I listen as her breathing deepens, sleep taking its hold despite her 5 year-old arguments against being tired. Propping myself up on my elbow, my eyes trace her black eyelashes against her round expressionless cheeks. I push a strand of hair off her eyebrow as I look down at my daughter, using the barest of touches so my callouses do not wake her.
At peace in her sleep, I can see the infant who curled against my chest and huddled in my arms. Her lips purse in the beginnings of a dream, reminding me of the stubborn two year-old. I can see all that she has been up to this point, just as I see inklings of who she will be as she gets older.
The radio on the desk behind me beeps to life.
I ease away from the small sleeping form, closing the bedroom door as I step into the hall. Crossing to my mom’s bedroom, I look in as she struggles to sit up in bed.
“Mom, you okay?” I ask, moving across the room to stand close enough to offer an arm, facing her huddled form.
“Can’t get comfortable,” she mumbles.
“How about we sit you up a little more with pillows, or maybe lay on your side?” I suggest, starting my steps in the nightly dance.
We stand her up so I can arrange the pillows for her head and back, then edge her into a half sitting position. Grimacing, she fidgets until she finds the perfect spot, her face easing into relief.
I pull the blanket up to her chest, check the water level in her bottle, and turn to exit the bedroom assuming the dance is complete for two more hours.
“Come cuddle in bed?” a whisper floats over my shoulder.
I glance back as I take two more steps away from my mom. Tired, I am focused on laying down and closing my eyes. I turn away, then I stop. I look back at her small body in the large room, then I walk back across the carpet and crawl onto the other side of the queen size adjustable bed.
With the delicacy of handling a newborn infant, I take her bony hand into mine. My fingertip traces the multiple bruises, evidence of heavy blood thinners and multiple IV sticks. Settling down a little more into the hole created by the bed with both the back and knees elevated, I look out the window towards the mountains.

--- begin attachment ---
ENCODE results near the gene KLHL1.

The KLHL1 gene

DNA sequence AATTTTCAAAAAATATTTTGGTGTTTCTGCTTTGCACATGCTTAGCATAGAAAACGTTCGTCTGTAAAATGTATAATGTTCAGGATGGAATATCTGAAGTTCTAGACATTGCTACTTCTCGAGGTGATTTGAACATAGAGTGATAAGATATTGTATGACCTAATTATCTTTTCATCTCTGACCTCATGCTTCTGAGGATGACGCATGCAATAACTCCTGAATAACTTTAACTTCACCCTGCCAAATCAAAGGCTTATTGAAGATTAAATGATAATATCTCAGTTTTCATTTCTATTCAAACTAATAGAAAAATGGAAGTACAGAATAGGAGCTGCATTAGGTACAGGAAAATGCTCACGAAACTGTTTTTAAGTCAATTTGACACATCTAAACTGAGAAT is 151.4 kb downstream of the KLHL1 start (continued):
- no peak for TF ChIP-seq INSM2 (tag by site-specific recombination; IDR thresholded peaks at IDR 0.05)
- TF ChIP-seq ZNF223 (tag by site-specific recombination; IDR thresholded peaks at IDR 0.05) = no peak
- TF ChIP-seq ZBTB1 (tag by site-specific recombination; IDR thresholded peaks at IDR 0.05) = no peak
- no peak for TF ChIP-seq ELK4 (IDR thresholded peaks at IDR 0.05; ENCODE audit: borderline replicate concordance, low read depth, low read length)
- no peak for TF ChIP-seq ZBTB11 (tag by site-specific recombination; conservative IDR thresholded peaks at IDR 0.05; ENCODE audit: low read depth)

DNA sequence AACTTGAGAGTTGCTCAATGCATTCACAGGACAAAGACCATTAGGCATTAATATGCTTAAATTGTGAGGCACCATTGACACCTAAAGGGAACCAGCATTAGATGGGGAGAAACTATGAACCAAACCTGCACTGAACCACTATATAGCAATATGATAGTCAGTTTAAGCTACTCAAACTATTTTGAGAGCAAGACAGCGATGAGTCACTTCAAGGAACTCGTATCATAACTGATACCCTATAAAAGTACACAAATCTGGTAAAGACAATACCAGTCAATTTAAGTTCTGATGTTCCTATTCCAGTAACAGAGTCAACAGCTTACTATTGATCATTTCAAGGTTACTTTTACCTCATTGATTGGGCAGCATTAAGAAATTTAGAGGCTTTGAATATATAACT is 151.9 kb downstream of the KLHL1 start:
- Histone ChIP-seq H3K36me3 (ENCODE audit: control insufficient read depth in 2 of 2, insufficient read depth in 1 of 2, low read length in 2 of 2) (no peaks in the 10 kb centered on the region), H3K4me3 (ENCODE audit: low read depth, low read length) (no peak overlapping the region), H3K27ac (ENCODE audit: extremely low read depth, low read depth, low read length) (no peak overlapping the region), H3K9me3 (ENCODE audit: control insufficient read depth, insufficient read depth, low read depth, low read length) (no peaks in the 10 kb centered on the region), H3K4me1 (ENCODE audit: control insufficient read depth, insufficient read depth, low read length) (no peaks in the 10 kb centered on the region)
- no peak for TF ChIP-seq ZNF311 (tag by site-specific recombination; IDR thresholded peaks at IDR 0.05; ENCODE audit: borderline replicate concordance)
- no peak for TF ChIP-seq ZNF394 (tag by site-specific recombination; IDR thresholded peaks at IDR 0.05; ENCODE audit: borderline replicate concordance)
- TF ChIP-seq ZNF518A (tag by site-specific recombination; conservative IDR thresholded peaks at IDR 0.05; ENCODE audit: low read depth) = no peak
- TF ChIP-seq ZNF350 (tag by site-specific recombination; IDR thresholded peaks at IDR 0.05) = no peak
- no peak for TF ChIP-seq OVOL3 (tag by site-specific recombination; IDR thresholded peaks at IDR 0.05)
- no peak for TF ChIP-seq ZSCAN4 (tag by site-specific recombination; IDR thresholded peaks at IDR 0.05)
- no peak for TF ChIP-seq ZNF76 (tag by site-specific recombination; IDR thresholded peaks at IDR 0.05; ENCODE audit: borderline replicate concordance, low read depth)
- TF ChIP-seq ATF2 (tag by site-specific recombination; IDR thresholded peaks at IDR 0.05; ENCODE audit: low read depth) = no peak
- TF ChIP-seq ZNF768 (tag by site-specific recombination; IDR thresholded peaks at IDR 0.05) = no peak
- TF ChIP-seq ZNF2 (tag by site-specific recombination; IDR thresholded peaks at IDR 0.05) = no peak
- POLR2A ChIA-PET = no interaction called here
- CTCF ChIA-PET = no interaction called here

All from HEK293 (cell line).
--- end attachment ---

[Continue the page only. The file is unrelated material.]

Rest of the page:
“I regret not hugging you more while growing up,” my mom whispers a breeze of words while I watch clouds blow across the horizon, “I was just so busy.”
Before they gain weight, I force down the habitual retorts built of sadness that show themselves as anger and resentment. I replace the words with thoughts of my own daughter in the next room; all the times she’s plied and I’ve replied in a minute, I’m busy, not right now.
I take a deep breath, settling my head closer to Mom’s shoulder, my cheek barely touching the bones underneath her cotton shirt.
My eyes wander the room, looking at the dressers with missing knobs and off angle mirrors. Furniture that has existed in my mom’s various bedrooms as long as i can remember, changing in appearance but not structure as I grew in height and awareness.
I listen as her breathing deepens, sleep taking its hold.
I push a strand of hair back from her eyebrow.
As her mind falls farther into sleep, I see the faintest signs of the mother I knew growing up and even as recent as a few months ago. Mostly I see my grandmother a few weeks before she died, her sleeping mouth open and cheeks gaunt as her lungs struggled to pull in ragged breaths with cells damaged from decades of smoking.
I ease away from my mom’s still form, resting her hand on her restructured and healing stomach. I kiss her brow, whisper I love you, and crawl off the bed. I stop at the door, looking back at her as she moans in her dreams.
I take a deep breath, holding my lungs at capacity as I cross to the room containing my innocent daughter. Without waking her, I edge back onto the bed and place my arm around her. Kissing her forehead, I hold her, squeezing my eyes against hot tears.